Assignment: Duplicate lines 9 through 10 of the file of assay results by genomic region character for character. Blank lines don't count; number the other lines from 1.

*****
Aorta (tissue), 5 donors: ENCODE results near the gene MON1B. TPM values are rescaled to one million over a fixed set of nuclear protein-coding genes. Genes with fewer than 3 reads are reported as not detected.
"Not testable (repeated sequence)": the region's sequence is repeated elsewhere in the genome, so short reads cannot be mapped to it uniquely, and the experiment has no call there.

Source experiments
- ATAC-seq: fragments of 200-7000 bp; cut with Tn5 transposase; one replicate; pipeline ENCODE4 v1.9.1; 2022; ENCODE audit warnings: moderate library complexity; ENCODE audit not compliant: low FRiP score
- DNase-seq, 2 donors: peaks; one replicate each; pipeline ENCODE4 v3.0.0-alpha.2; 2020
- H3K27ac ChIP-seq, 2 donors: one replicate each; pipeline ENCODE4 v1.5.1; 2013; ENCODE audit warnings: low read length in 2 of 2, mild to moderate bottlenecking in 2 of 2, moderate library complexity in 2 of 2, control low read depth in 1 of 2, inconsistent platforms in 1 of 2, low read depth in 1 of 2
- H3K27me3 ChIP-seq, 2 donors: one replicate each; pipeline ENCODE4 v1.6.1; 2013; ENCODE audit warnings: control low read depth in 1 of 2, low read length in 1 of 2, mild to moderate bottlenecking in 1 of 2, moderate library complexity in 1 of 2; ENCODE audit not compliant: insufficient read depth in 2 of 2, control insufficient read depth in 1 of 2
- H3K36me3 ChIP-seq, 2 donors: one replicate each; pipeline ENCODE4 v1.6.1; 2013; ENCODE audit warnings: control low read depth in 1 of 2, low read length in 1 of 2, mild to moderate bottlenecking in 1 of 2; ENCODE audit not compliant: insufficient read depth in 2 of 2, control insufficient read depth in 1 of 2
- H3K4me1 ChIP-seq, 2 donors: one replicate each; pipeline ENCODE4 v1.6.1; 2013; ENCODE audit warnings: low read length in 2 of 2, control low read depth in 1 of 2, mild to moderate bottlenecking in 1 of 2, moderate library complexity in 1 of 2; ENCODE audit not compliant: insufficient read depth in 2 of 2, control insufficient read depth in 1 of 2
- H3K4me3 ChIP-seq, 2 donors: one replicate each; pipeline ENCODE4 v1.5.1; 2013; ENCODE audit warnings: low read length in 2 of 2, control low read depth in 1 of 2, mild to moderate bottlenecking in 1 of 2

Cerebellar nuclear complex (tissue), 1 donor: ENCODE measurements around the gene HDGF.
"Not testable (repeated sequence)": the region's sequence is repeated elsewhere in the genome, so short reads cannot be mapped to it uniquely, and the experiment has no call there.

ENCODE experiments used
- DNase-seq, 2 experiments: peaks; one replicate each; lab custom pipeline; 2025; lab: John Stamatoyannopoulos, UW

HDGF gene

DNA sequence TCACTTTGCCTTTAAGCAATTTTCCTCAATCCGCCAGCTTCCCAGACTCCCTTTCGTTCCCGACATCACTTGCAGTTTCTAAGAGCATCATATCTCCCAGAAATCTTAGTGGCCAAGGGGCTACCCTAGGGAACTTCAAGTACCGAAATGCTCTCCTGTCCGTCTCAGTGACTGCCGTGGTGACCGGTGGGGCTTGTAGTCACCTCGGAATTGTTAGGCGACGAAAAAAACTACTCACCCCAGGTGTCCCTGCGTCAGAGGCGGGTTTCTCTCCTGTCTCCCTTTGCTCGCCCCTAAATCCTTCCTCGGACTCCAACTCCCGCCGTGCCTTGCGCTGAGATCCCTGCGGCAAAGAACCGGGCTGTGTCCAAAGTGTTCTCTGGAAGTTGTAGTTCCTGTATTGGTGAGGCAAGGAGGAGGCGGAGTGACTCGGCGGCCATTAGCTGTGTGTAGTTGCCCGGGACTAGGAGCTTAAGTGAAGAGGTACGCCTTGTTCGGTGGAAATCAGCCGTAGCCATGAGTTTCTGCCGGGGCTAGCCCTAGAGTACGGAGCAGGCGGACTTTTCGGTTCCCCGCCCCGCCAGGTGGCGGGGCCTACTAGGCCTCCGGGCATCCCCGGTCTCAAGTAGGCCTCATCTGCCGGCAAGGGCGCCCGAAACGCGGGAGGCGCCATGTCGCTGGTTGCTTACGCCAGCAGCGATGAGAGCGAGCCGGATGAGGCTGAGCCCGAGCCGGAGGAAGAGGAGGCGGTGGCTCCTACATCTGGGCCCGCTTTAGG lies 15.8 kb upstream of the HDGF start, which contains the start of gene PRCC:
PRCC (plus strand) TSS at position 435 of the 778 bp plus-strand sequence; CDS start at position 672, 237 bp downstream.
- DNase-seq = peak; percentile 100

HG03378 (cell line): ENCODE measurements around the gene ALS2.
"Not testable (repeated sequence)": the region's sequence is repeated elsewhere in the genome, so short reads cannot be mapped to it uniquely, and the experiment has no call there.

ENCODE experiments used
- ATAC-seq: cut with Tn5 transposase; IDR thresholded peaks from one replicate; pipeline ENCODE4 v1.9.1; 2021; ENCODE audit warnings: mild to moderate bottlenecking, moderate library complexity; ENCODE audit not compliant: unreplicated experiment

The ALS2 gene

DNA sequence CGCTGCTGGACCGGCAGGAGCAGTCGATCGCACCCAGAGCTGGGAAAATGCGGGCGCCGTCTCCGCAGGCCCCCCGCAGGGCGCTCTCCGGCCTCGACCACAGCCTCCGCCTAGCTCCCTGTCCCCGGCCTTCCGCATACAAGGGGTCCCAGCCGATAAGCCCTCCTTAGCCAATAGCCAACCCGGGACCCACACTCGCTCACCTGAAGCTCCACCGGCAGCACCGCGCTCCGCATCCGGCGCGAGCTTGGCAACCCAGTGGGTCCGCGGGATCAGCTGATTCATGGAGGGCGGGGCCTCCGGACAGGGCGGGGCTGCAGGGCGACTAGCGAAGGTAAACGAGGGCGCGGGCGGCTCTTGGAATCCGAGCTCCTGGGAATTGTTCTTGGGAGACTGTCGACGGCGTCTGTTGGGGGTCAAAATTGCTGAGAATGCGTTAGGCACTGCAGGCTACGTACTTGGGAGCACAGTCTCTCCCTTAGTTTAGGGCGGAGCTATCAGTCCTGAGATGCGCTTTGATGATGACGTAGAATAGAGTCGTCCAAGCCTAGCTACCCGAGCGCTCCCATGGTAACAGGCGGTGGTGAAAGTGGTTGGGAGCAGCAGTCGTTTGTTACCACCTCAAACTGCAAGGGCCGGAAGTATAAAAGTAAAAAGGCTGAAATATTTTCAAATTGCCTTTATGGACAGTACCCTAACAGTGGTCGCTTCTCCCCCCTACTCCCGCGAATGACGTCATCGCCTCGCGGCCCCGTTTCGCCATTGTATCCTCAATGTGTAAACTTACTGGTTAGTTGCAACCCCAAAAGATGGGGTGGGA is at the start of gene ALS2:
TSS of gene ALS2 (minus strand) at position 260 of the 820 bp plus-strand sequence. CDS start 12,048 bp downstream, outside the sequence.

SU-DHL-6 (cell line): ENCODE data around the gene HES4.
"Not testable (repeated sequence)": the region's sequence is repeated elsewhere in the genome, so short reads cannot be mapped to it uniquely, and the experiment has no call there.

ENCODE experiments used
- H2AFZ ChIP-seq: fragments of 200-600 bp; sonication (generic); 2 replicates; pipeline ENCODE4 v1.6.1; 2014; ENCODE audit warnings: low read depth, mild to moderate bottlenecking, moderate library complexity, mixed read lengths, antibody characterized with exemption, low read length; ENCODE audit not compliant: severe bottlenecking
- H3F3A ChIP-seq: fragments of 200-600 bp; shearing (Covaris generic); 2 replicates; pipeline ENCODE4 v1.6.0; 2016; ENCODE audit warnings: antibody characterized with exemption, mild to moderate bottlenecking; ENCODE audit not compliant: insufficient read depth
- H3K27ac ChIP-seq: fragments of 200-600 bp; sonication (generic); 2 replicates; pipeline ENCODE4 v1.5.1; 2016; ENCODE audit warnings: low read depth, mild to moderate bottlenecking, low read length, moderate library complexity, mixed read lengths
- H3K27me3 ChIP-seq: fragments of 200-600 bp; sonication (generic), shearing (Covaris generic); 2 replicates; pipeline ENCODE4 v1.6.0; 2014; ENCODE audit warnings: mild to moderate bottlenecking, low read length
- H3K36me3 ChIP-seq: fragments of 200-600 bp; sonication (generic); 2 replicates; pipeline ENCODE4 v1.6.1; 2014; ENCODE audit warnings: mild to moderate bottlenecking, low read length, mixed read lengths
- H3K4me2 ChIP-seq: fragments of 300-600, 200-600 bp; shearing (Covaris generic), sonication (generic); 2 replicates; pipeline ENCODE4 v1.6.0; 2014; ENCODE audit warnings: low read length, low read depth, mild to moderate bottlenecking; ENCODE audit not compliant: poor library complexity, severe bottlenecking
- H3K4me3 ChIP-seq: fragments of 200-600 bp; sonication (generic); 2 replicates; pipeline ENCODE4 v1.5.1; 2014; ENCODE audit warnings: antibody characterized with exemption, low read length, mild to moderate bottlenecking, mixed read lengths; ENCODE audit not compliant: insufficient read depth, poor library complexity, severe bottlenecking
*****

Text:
- H3K4me1 ChIP-seq, 2 donors: one replicate each; pipeline ENCODE4 v1.6.1; 2013; ENCODE audit warnings: low read length in 2 of 2, control low read depth in 1 of 2, mild to moderate bottlenecking in 1 of 2, moderate library complexity in 1 of 2; ENCODE audit not compliant: insufficient read depth in 2 of 2, control insufficient read depth in 1 of 2
- H3K4me3 ChIP-seq, 2 donors: one replicate each; pipeline ENCODE4 v1.5.1; 2013; ENCODE audit warnings: low read length in 2 of 2, control low read depth in 1 of 2, mild to moderate bottlenecking in 1 of 2